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Just Another Tech Blog

Anything and everything having to do with technology, computers, science, and most of all... Linux! The documentation of my Linux endeavor.

More On Fedora 7: Wireless Woes and Second Opinions

Tuesday, June 12, 2007

After my second day using Fedora 7, I believe that enough of my opinions have changed to warrant a second post about the distro. Lets jump right in:

Wireless Woes:

Still no wireless Internet. This is becoming a rather vexing problem, as I have yet to find a solution to what may be the biggest problem I am experiencing with Fedora 7. After trying a multitude of drivers, both from the rt2x00 project (rt2x00.serialmonkey.com) and the official Ralink Linux drivers, I have yet to come upon a driver that works (some don't even compile) and is properly recognized. A quick Google search for "rt2500 fedora 7" shows that I am not the only one with this problem. The guide on the "Life With Linux" blog looked very promising, however when I try to activate the wireless device I get the following error:

rt2500 device wlan0 does not seem to be present, delaying initialization

This error just won't go away, and seeing as I cannot accomplish much without a working Internet connection, I have had to resort to "Plan B" for now:

A New Testbed:

Since Fedora 7 stubbornly refuses to allow configuration and activation of my wireless card, I have gone ahead and installed Fedora 7 in a virtual machine using VMware Workstation. In doing so, I now have a working internet connection. Until I get my wireless issues worked out on the physical install, I will be using the virtual machine off my Ubuntu install. Hopefully, I can in this way more justly review Fedora 7.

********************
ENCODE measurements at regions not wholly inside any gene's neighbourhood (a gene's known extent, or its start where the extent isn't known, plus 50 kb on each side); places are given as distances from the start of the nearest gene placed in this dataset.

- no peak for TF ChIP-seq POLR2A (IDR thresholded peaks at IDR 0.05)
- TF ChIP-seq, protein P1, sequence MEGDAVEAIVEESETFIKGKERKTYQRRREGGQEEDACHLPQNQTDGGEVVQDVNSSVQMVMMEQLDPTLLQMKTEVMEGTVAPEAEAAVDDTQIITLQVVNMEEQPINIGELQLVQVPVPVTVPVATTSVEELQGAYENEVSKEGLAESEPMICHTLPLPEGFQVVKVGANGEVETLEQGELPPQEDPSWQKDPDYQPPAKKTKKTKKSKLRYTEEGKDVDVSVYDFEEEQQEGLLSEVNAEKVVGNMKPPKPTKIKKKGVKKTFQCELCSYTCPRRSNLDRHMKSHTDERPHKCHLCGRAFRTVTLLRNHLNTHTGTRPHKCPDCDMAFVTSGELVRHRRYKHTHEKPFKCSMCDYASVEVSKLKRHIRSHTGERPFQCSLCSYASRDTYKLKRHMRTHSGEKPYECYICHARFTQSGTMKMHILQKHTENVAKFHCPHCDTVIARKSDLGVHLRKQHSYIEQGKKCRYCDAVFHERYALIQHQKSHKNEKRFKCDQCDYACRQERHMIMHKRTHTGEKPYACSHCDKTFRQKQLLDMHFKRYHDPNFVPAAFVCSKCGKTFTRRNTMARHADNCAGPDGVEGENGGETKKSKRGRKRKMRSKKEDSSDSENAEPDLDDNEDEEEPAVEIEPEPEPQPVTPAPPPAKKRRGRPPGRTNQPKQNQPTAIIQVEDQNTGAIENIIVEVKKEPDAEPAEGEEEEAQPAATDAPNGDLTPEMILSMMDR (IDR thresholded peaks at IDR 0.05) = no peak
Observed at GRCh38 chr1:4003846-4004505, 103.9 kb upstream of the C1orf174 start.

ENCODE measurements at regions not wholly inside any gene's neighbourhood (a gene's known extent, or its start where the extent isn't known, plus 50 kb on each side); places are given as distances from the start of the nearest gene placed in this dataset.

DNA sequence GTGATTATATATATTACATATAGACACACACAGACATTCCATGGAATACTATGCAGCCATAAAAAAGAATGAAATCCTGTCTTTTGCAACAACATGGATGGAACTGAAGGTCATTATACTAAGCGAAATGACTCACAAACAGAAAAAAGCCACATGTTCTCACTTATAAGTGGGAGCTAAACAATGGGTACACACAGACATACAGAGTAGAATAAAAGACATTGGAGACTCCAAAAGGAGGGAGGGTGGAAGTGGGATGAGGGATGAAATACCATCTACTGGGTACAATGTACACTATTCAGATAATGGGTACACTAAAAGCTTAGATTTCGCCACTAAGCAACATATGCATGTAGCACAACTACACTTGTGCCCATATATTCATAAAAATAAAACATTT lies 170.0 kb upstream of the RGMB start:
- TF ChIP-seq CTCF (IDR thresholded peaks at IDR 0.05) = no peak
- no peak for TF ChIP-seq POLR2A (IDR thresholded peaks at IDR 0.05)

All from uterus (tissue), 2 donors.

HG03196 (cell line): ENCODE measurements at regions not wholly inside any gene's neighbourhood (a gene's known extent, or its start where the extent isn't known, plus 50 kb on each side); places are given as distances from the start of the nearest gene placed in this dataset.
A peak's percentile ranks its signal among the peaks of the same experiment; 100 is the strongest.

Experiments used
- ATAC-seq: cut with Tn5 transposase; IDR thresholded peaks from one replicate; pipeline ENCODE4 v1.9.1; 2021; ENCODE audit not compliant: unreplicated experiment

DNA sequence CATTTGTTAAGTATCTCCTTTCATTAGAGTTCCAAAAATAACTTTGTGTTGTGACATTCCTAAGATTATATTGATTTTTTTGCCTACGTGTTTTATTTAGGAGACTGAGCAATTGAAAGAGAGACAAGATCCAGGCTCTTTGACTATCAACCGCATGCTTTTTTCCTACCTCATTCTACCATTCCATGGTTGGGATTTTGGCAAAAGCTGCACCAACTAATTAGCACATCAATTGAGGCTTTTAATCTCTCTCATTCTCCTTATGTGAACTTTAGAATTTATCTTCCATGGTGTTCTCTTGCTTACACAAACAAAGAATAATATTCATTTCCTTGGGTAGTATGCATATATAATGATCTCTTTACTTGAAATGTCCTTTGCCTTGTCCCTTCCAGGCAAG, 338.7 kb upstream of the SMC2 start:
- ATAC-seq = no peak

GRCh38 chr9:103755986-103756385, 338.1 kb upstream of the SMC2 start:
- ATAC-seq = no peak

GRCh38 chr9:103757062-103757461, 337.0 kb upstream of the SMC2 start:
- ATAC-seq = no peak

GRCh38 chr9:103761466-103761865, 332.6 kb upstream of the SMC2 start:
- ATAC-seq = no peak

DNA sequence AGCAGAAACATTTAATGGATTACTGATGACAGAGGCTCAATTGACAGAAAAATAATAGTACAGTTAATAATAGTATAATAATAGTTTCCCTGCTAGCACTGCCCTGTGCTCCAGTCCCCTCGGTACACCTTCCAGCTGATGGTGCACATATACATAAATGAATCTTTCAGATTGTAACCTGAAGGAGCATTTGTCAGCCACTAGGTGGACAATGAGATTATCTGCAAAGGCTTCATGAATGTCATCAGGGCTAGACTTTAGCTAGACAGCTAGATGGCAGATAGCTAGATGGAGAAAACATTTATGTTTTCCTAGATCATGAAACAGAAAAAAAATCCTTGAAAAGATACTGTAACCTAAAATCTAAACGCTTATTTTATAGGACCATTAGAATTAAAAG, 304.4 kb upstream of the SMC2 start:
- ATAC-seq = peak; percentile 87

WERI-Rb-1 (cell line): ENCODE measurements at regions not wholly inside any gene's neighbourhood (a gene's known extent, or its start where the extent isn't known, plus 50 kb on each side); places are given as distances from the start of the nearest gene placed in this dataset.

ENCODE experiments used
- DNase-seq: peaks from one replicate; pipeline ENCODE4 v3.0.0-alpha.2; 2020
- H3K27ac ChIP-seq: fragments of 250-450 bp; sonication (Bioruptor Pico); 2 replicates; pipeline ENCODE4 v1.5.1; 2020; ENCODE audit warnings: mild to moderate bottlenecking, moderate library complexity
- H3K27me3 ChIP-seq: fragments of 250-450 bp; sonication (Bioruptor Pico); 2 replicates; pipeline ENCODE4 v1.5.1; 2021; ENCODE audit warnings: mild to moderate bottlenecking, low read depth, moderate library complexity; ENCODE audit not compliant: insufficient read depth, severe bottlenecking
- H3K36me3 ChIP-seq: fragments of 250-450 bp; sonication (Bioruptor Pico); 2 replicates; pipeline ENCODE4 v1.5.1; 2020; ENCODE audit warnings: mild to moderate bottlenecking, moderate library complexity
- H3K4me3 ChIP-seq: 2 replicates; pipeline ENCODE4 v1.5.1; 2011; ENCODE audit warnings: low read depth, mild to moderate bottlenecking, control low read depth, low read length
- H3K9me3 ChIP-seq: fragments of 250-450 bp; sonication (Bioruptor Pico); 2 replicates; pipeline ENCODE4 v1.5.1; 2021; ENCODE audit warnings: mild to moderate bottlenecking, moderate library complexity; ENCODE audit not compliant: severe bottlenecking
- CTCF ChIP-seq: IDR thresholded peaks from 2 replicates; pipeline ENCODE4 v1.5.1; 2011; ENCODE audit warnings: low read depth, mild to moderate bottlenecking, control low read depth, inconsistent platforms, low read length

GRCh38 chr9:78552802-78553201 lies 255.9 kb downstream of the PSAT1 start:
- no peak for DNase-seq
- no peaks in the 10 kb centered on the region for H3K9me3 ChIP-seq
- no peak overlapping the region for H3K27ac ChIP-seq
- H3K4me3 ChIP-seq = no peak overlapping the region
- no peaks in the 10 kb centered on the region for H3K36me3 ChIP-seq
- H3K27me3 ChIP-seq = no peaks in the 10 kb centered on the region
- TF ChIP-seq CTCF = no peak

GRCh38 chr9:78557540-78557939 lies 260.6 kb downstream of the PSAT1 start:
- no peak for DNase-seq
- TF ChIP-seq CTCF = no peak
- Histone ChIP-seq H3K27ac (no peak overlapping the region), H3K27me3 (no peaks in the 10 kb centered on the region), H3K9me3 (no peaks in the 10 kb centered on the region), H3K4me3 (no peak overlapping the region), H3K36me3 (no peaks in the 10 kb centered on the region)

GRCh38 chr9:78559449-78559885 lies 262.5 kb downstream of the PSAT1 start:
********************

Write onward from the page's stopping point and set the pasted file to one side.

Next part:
Package Management:

My last post has received a number of comments criticizing my criticizing of the RPM package management method. I must admit that bad experiences with SUSE and RPM in the past have made for my biased view against RPM. My comments on the system where perhaps not fully justified as I have yet to truly experiment with Fedora's "yum" system. This system, as a reader pointed out, is pretty much apt-get for RPM. After some experimenting in my virtual machine, I must say that yum is doing an excellent job of managing dependencies. However, I have yet to try to install applications I randomly grab from the internet (these were the ones that often threw the weirdest dependencies at me in SUSE).

Another aspect of package management that many people fail to consider is the repository. Repositories are where your packages come from, so to say. They are places where people have created huge compilations of applications, and (hopefully) their dependencies, for you (the user) to chose from (think of them as apple trees, and the packages are the apples). A good repository means a pleasant experience finding and installing packages. Ubuntu has a wealth of excellent repositories which encompass nearly ever package available for the distribution. Rarely must I go out and find a dependency for a package I want to install. Say I am compiling from source, and I need a specific library to properly compile the package. I have always been able to simply apt-get the library instead of having to search for the library and compile it from source. I am hoping that Fedora will be the same way.

Tomorrow I will begin the journey to find the best repositories for Fedora 7. When I have found these, I will proceed to test the RPM system and uncover the true power of yum. I am hoping that I will end the week with a more informed opinion of RPM and Fedora 7.

One More Annoyance:

One truly annoying error I keep getting when using my physical install of Fedora is the inability to use a GUI for installing RPMs, even when straight off the Fedora DVD. The error is apparently linked to my non existent internet/ network connection.

I receive this error even when selecting an RPM that I have right in front of me, as in...on the Fedora DVD. Perhaps this again is a case of a poorly configured repository (maybe it doesn't realize that the DVD is there to be used). I will see about fixing this tomorrow if I can find where the repositories are configured in Fedora (something like apt's sources.list file?). Still, one would think that such a situation be accounted for automatically.

What I'm Liking: